One thing that helped me gauge if it was a good trip was to not focus on the sibling bickering as it’s inevitable anywhere we are, but to focus on the good in the trip – the warm and comforting sun, the fresh fruit, the daily rituals of morning walks on the beach, and evening strolls to get ice cream. We shared laughs and cuddles, and adventures together. We collected treasures to remind us of our trip, and there is still sand in our suitcase.

I know that a part of me hoped that going to Florida would magically erase the sibling conflict, but that was an unrealistic hope. I know that now. They did share ample bonding moments and played together at times – and i can capture those memories in my heart. The sweet shared hugs, the water games in the pool, the shared adventure at Harry Potter World. It may not have been perfect, but i know that is an unattainable hope. It’s good to challenge these hopes, as if we keep striving for better and more, we keep end up being disappointed and lose sight of what is important. And that is doing things we love, and taking time to notice the beauty in a day.

After the Vacation

For March Break this year, our wee family was gifted a vacation to Costa Rica, along with my partner’s extended family. It was a trip of a lifetime. I learned a few things about myself, my kids, and how to hold on to it.

I need to tell you first that in another life I was a hippie at heart, and feel like in an alternate universe I’m a surfing beach bum. So while I loved the adventures and walks in the mountains, I am truly one of those people who feels most at peace and relaxed on the beach. So I was able to enjoy my time away from home. I’m not going to pretend that travelling with kids is relaxing, but I did find ways to slow down and be mindful.

Luckily for me, we spent a week on a glorious beach, surrounded by lush rainforest, monkeys and sloths, and the most vast array of butterflies I have ever seen. It was a sensory overload but in the most fantastic way. I was able to eat fresh mango, see butterflies each day, hear the birds chirping, feel the warm salty water on my body, and smell the sweet orange blossoms. As a body and sensory based therapist, I definitely practice what I preach. We brought back a few treasures to help us hold on to this trip away. And now I can locate a specific place in my mind’s eye when I am needing to calm down or distract my monkey mind. These 2 DBT based tools are so great to help with a mind that is stuck or having racing thoughts.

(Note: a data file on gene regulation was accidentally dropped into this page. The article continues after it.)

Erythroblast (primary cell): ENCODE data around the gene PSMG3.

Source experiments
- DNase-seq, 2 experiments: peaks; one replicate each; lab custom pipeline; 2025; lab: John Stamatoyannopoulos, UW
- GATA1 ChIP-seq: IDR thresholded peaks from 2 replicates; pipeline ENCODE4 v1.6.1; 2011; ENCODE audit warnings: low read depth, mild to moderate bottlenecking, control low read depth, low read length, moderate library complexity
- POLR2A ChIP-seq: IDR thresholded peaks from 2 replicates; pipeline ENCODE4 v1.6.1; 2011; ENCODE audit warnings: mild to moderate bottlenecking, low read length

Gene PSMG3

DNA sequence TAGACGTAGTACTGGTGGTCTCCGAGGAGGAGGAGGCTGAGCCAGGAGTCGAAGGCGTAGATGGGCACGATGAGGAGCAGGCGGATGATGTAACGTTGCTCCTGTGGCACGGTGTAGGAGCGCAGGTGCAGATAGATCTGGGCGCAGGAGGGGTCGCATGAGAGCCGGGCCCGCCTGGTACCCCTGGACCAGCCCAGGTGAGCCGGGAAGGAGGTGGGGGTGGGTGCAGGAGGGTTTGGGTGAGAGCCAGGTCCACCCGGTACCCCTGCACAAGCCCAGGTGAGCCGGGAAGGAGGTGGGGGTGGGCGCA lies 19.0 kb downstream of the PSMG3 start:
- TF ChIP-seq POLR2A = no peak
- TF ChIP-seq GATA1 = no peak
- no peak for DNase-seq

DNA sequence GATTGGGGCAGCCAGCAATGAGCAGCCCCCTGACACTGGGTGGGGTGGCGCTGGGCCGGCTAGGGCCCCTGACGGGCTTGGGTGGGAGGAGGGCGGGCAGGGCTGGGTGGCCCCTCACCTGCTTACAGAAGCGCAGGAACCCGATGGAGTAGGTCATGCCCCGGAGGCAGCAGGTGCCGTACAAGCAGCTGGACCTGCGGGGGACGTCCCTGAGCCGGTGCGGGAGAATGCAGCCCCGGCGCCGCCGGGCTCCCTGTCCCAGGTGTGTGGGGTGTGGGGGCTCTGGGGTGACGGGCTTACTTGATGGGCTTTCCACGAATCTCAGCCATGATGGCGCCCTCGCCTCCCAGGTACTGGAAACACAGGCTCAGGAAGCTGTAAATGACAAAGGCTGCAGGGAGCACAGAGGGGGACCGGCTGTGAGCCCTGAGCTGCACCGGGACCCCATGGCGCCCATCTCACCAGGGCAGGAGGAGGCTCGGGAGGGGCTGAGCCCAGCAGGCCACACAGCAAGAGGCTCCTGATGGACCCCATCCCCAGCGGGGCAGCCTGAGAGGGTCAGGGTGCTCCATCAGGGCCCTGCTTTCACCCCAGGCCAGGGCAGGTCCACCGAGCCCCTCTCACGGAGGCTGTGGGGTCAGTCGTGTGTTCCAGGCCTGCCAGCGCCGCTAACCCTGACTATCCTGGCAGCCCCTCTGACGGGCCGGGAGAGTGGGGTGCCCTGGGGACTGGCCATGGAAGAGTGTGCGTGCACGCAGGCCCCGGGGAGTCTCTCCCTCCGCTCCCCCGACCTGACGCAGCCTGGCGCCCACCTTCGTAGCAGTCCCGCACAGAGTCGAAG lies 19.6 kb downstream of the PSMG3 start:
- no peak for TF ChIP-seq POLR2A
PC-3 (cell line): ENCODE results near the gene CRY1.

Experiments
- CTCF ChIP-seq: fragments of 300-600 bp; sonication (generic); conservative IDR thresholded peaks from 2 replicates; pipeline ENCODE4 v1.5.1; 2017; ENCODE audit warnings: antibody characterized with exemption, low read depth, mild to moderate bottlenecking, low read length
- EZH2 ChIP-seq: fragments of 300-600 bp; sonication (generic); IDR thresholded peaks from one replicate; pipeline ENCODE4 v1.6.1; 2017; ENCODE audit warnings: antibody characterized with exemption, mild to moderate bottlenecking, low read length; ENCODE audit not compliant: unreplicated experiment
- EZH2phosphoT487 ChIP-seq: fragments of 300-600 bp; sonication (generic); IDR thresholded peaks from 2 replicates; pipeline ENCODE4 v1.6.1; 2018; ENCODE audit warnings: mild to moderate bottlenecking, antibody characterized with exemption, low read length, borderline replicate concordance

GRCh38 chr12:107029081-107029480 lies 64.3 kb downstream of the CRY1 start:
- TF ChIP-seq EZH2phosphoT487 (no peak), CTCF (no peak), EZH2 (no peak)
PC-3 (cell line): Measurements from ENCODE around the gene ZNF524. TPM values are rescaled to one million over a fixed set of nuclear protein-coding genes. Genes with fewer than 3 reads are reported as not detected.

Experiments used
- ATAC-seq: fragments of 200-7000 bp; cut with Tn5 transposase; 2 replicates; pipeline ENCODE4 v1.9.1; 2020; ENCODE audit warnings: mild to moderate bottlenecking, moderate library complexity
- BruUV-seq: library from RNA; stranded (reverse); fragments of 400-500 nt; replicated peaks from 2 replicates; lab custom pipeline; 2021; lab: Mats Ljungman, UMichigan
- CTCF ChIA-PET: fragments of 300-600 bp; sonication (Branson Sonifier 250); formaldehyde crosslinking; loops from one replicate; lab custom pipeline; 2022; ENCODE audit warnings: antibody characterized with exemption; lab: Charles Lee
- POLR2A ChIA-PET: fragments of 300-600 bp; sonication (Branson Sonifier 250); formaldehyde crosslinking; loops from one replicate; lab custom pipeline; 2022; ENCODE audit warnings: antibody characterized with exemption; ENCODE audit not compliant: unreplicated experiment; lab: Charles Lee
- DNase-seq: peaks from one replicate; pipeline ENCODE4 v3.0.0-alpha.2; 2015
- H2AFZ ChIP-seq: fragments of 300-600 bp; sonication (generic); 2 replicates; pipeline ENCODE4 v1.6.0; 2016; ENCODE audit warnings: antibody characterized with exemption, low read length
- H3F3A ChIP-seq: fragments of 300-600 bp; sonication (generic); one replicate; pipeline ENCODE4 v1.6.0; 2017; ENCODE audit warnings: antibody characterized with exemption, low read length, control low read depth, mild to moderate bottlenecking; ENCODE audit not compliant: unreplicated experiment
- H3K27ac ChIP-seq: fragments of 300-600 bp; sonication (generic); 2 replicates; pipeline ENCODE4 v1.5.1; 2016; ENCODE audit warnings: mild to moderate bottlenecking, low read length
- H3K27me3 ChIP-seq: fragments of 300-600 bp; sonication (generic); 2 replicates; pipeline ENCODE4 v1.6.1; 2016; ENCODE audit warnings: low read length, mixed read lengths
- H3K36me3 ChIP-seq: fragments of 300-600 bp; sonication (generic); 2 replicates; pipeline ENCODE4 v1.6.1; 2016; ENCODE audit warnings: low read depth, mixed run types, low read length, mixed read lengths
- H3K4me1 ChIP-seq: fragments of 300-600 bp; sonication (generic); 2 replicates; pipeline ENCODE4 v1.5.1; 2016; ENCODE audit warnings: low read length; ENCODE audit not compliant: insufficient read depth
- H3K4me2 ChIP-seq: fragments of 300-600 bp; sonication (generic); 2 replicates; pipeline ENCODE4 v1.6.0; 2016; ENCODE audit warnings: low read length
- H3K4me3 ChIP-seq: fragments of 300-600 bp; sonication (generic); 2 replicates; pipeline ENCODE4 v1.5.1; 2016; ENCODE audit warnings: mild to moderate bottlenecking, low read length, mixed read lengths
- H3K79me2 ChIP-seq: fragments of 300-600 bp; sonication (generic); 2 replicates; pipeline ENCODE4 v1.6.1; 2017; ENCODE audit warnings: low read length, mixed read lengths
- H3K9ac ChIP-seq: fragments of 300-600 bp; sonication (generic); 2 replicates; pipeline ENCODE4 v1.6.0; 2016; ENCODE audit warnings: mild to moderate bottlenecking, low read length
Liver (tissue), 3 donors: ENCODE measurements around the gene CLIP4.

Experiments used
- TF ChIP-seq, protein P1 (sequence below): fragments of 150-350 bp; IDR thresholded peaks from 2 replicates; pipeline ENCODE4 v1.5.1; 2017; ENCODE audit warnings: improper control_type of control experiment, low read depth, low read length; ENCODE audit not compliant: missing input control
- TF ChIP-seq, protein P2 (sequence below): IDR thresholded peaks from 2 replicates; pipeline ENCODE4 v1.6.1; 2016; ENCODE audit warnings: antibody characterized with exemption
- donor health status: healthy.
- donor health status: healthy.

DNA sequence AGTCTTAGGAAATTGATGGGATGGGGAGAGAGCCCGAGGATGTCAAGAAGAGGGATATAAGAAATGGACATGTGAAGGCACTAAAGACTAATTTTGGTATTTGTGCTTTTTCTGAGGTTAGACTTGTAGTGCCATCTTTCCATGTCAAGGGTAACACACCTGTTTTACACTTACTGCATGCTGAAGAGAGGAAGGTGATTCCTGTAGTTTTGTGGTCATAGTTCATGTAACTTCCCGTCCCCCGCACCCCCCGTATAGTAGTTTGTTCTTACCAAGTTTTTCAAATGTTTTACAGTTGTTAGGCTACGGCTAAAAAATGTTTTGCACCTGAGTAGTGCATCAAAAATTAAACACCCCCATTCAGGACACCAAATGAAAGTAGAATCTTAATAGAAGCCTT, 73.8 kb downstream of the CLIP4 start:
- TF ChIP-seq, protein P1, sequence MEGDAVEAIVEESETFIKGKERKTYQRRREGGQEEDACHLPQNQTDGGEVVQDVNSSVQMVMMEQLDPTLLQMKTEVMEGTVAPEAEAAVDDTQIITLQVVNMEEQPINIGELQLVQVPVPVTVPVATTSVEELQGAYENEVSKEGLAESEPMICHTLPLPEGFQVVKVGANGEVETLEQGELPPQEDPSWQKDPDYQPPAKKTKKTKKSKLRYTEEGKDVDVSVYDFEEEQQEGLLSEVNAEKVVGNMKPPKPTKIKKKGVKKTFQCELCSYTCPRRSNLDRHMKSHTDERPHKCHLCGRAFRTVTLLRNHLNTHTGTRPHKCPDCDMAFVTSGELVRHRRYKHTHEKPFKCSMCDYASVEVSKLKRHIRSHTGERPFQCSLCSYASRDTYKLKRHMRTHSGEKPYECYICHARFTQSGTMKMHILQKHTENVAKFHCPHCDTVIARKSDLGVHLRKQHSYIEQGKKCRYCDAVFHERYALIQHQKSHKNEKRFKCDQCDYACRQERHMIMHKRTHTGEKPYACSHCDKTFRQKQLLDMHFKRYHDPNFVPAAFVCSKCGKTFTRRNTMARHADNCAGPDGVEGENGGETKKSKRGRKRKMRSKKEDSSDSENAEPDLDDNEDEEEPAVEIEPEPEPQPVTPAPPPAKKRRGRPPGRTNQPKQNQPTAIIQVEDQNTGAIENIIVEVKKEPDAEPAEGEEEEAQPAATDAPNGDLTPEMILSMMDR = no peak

I have mentioned already my love of surfing, or rather the idea of it. I have only done it a couple of times and my body is not quite the typical surfing body. I say this because I had an insightful talk with myself while in Costa Rica. I had wanted to take a lesson there. But then I saw a photo of me in my bathing suit and thought of the crowds of people that would bear witnes to my lesson. I also realized that my 20-year old self was the surfer, not the 40 year old one. I chose instead to body surf and boogie board. And you know what, that made me pretty darn happy too. I squealed with laughter and joy and realized that my body now birthed two babies and is 20 years more wise and strong. My initial shame around my body turned into a moment to enjoy the present. I also realized that I don’t want to model body shame or hesitancy to do things I love. So I put on that rash guard (to help me keep my bikini on in the killer waves – I have no idea how people surf with bikinis!) and I jumped on my boogie board.